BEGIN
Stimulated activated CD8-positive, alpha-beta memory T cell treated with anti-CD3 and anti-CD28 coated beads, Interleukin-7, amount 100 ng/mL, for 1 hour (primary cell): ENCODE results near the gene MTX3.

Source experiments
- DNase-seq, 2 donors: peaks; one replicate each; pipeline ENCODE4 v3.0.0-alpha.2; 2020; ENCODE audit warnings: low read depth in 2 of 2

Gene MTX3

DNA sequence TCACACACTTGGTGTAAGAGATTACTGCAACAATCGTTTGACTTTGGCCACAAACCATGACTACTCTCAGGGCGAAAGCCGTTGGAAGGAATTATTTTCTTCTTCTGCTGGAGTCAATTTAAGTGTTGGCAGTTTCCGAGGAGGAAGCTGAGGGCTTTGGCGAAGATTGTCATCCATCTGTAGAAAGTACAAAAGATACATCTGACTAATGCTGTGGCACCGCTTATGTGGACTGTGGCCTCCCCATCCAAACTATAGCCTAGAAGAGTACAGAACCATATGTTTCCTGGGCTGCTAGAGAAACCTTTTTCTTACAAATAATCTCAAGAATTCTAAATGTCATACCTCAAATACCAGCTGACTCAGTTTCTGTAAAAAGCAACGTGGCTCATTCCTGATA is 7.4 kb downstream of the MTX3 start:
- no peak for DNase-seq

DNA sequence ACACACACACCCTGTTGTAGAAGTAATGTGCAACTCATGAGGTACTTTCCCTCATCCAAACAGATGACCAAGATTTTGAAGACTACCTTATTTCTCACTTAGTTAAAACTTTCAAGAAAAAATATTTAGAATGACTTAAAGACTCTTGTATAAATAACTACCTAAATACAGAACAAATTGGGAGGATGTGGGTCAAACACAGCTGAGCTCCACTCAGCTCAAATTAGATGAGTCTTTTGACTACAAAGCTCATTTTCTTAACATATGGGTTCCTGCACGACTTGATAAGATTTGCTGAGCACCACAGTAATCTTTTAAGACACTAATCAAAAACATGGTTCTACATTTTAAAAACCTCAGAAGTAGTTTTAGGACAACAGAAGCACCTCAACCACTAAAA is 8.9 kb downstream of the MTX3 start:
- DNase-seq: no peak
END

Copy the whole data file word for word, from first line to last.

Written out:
Stimulated activated CD8-positive, alpha-beta memory T cell treated with anti-CD3 and anti-CD28 coated beads, Interleukin-7, amount 100 ng/mL, for 1 hour (primary cell): ENCODE results near the gene MTX3.

Source experiments
- DNase-seq, 2 donors: peaks; one replicate each; pipeline ENCODE4 v3.0.0-alpha.2; 2020; ENCODE audit warnings: low read depth in 2 of 2

Gene MTX3

DNA sequence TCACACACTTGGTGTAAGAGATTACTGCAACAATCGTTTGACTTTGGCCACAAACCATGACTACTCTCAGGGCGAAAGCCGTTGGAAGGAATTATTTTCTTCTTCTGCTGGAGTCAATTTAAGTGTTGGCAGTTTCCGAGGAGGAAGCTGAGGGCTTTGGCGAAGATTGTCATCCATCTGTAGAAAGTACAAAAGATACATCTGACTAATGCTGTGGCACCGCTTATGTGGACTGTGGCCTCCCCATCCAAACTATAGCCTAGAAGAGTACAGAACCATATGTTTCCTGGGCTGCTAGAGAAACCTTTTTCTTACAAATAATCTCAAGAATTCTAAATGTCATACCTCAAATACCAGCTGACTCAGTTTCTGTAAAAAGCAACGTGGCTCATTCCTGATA is 7.4 kb downstream of the MTX3 start:
- no peak for DNase-seq

DNA sequence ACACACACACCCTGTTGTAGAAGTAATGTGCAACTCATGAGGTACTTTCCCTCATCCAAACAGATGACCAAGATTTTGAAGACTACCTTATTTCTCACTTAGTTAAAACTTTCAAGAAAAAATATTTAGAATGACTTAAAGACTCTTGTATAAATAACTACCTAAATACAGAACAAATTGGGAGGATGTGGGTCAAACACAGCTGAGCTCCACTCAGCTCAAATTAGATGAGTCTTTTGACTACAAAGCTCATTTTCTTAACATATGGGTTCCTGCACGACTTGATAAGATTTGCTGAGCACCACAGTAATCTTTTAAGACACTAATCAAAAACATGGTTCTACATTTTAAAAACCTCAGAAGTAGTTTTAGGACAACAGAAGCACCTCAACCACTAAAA is 8.9 kb downstream of the MTX3 start:
- DNase-seq: no peak